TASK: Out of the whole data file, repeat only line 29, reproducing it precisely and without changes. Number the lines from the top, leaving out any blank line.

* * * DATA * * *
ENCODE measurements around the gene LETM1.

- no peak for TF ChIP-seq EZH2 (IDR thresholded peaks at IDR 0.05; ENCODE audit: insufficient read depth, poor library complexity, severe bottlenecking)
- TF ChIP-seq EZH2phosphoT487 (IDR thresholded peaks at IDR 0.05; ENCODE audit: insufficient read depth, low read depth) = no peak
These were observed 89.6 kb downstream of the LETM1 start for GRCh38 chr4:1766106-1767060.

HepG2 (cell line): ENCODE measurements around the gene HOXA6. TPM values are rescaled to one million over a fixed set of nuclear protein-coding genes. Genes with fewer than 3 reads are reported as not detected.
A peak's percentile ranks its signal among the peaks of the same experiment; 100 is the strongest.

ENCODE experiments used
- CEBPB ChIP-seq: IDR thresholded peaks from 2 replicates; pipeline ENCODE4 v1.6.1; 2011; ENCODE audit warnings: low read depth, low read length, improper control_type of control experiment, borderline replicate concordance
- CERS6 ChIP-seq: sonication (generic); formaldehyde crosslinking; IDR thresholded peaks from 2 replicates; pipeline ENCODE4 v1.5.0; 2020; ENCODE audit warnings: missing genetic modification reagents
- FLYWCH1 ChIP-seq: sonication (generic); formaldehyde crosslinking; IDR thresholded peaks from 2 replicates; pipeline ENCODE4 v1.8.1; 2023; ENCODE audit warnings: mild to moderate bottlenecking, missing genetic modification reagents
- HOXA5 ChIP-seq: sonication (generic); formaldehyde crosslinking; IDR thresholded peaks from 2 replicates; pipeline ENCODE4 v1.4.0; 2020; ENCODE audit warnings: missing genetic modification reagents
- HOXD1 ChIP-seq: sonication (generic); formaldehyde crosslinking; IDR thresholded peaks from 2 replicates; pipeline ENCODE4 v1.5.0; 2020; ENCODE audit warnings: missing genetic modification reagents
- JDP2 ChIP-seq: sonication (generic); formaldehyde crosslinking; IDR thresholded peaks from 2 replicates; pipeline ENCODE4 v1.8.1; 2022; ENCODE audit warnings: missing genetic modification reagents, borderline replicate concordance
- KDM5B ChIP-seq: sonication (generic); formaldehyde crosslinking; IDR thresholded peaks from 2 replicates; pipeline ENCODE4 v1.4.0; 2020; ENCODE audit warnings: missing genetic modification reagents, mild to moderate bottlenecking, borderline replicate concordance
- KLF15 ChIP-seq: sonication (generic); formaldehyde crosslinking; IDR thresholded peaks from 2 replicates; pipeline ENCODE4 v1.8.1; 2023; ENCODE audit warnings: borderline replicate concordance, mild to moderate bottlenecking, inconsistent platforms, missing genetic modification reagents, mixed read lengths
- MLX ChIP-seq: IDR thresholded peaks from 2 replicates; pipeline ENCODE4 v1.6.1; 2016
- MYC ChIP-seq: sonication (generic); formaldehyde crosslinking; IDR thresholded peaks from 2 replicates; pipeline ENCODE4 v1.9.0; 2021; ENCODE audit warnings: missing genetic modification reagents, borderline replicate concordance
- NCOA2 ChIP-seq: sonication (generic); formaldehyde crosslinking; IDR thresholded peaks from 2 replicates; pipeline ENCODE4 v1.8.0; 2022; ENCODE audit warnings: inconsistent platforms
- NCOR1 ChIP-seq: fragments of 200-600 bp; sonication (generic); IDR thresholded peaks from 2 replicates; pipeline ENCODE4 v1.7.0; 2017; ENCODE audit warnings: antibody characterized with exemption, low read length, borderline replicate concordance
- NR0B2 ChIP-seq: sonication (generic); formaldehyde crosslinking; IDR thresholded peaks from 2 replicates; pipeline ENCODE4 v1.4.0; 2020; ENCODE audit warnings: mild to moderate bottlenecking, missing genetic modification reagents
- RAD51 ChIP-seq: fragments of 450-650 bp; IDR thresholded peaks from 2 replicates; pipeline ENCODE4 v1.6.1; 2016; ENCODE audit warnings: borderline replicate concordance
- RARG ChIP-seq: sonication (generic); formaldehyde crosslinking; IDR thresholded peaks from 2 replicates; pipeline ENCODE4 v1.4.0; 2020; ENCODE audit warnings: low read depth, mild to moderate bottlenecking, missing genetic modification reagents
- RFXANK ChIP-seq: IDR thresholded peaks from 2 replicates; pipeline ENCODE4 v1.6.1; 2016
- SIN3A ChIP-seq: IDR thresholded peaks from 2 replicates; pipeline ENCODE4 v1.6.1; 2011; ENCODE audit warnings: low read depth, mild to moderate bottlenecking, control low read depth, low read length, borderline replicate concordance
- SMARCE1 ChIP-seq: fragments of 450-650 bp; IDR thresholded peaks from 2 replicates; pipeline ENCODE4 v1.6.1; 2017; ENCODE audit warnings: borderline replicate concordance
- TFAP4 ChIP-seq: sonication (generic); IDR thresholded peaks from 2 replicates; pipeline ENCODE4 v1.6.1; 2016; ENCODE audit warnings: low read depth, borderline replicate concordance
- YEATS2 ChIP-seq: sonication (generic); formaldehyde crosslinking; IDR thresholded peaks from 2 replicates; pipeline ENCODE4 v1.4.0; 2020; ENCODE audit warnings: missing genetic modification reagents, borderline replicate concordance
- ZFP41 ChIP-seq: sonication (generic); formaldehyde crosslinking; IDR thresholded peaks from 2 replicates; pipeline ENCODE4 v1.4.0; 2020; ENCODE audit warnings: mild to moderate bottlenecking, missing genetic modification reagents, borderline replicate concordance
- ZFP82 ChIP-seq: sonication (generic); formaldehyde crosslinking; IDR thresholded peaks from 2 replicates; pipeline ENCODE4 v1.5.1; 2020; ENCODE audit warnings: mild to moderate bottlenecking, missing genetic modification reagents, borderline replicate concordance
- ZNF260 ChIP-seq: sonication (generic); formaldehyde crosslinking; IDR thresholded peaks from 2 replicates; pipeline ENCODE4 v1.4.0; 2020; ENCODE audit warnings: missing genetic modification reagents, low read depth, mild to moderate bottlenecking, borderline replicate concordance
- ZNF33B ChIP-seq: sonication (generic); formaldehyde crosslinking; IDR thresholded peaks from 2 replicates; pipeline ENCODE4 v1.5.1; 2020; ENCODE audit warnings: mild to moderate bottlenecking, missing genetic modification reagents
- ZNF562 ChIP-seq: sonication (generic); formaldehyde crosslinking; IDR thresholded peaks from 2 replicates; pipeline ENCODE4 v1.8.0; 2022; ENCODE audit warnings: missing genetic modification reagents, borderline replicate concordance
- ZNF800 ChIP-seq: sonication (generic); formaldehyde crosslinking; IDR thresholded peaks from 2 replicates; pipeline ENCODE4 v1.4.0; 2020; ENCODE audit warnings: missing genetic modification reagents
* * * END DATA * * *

- ZFP82 ChIP-seq: sonication (generic); formaldehyde crosslinking; IDR thresholded peaks from 2 replicates; pipeline ENCODE4 v1.5.1; 2020; ENCODE audit warnings: mild to moderate bottlenecking, missing genetic modification reagents, borderline replicate concordance